Content authored by Chelsea Johnson, MS, RD, LDN – Clinical Dietitian
If you feel different about food because of cancer, you are not alone.
Cancer changes eating habits. Cancer changes your body. These changes, plus a swarm of conflicting messages about food and cancer online, can create anxiety. Luckily, there are simple strategies that can empower you to build a long-term, healthy relationship with food. These are not diets but tools to create a broader view of health on your cancer journey.
Food plays a crucial role in our physical body, but it also plays a role in our social activities, cultural quality of life, and emotions. The harmony between mind and body gets disrupted by the burden of cancer. Intuitive eating is a tool to get your mind and body back in sync. The end goal of practicing intuitive eating is not necessarily weight loss or weight gain but being at peace with food. The Intuitive Eating Workbook describes it as, “Intuitive eating is a dynamic mind-body integration of instinct, emotion, and rational thought. It is a personal process of honoring your health by paying attention to the messages of your body, and meeting your physical and emotional needs.”
Click here to view all 10 Steps to Intuitive Eating. Here are a few highlights.
- Reject the diet mentality. Food is not one size fits all. Fad diets lead to food restriction and unsustainable weight change. Start with individual, feasible goals.
- Make peace with food. Choose foods that make you feel great. Food fears can lead to feelings of deprivation or guilt- release those fears.
- Challenge the food police. Cancer can change your tolerance to foods; eat what you tolerate. Identify any negative self-talk around food and find a way to transition to positive self-talk.
- Movement- feel the difference. Physical activity may look and feel different with cancer. Exercise for joy, not punishment. Exercise to reduce stress and boost energy. Do what feels good and is affordable.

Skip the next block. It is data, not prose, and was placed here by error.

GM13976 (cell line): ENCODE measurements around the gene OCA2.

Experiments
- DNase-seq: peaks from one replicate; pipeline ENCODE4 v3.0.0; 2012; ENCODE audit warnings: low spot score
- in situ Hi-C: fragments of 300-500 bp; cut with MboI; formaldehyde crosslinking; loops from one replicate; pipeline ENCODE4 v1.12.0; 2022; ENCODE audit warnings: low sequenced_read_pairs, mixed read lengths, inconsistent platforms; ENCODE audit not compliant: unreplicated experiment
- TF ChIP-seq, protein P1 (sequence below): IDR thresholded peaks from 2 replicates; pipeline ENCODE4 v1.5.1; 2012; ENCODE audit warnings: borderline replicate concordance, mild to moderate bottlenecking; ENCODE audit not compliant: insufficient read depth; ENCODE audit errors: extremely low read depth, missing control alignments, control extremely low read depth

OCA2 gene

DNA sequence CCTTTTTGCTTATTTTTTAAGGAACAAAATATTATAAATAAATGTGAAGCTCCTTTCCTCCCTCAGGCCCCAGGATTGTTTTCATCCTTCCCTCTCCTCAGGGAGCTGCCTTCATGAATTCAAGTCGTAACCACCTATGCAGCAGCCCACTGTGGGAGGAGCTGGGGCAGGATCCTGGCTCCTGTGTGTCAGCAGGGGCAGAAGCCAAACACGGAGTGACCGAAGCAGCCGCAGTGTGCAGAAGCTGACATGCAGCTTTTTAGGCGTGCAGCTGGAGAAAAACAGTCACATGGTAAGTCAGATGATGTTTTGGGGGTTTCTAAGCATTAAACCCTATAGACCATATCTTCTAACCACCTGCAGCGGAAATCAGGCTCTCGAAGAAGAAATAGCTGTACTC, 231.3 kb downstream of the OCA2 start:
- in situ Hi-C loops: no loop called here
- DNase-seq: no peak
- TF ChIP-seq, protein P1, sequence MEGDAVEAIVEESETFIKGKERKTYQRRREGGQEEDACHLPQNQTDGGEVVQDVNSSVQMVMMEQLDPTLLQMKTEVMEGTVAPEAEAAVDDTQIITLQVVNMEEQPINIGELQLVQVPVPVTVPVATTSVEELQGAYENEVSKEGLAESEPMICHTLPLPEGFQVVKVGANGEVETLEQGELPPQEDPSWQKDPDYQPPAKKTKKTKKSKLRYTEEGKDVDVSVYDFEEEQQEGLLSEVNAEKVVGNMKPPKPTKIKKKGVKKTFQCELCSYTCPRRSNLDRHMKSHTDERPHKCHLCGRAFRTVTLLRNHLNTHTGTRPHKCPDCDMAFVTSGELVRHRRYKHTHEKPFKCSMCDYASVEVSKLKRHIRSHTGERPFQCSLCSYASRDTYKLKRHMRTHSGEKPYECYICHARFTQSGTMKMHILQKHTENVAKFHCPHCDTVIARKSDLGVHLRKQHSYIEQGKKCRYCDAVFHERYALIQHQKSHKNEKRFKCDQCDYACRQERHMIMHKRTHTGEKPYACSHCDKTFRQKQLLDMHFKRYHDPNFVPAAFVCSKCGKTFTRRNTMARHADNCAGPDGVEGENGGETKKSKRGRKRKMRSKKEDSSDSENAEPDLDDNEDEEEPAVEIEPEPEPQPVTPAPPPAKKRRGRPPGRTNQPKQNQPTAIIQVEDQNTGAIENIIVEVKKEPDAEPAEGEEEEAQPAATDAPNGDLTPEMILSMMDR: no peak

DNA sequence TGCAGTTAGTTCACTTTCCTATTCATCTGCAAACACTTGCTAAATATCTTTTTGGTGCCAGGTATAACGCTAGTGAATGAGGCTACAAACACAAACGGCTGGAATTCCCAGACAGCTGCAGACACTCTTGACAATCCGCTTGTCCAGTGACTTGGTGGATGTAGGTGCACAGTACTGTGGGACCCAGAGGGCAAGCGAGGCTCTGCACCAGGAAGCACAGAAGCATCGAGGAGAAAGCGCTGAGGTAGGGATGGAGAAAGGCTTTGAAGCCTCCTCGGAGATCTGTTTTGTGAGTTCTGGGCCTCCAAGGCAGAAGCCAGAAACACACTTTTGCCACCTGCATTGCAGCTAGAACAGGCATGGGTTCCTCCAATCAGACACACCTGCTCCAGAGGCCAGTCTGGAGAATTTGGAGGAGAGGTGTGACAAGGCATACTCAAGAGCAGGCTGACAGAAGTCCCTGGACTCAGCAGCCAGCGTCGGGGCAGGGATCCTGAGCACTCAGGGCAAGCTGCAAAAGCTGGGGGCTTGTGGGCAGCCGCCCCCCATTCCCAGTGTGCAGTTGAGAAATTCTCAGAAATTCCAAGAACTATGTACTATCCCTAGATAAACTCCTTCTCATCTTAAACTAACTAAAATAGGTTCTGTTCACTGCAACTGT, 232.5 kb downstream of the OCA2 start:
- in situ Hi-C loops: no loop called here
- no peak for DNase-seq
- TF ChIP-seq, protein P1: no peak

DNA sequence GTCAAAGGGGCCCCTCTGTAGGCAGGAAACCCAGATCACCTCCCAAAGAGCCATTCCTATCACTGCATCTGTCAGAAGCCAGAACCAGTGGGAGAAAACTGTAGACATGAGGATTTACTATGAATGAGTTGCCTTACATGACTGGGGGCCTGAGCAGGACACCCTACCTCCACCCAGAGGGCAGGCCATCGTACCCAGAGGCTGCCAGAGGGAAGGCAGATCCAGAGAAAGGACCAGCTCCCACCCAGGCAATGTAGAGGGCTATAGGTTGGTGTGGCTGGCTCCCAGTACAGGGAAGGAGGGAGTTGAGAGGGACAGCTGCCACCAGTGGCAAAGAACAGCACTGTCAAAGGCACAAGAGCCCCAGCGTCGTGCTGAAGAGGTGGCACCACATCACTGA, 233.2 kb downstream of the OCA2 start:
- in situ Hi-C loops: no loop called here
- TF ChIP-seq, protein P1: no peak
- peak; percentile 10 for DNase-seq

- Honor your health with gentle nutrition. Consider making healthy choices a form of self-care. Your body is doing hard work fighting cancer!
Have you ever been watching television while snacking on a bag of chips? All of the sudden, the bag is empty. We have all been there! That is a picture of mindless eating, which can lead to unwanted weight gain and eating more unhealthy foods. Mindful eating uses all of your senses: sight, touch, taste, hear, and smell. It allows you to be in charge of your eating patterns through total awareness and gratitude. Mindful eating taps into true hunger cues by considering why you are eating. The more you practice mindful eating, the more it will become a pattern.
Let’s look at key principles of mindful eating from Dr. Susan Albers, a clinical psychologist for Cleveland Clinic. Be thinking about how the 5 S’s might fit into your daily life.
- Sit Down. Concentrate on the eating experience. This allows focus and enjoyment. Set a goal for how many days per week you will sit down at the table for dinner with minimal distractions.
- Slowly chew. Eating slow gives your stomach time to tell your brain when it is full. Try using your non-dominant (opposite) hand to slow down at mealtimes.
- Tap into all five senses when taking a bite. Chew well to get the full experience.
- Make the healthy choice the easy choice. Set healthy snacks at eye level in the refrigerator or on your countertop. Place your sweet treats and more processed foods in containers or on a lower shelf.
- Sounds funny, but give it a try! Pause periodically between bites to smile. It will relieve stress and allow time to read your body’s cues.
**Practice mindfulness by trying frozen chocolate-covered banana bites. Think about the shape, temperature, texture, smell, flavor, nutrients, and how you feel. Move the bite over your tongue to get the full experience.
Shutting Down “Should-ing”
I hear a lot of patients say “I shouldn’t have eaten that” or “I know I should eat this”. Yes, some foods have better quality than others. However, all foods can fit into a healthy meal plan. Removing “should” and “shouldn’t” vocabulary frees you from unspoken food rules. Give yourself permission to enjoy food. Reward your successes with non-food rewards.
Thompson Cancer Survival Center (TCSC) offers a counseling program at no cost to patients with a cancer diagnosis. Jessica Antal is a Licensed Clinical Social Worker and counselor with more than 14 years of experience. She offers a safe place to talk more about emotions and thoughts. Learn more about the counseling program and how to sign up here. Learn how to better connect your body’s messages with your behaviors by talking to your therapist and registered dietitian.
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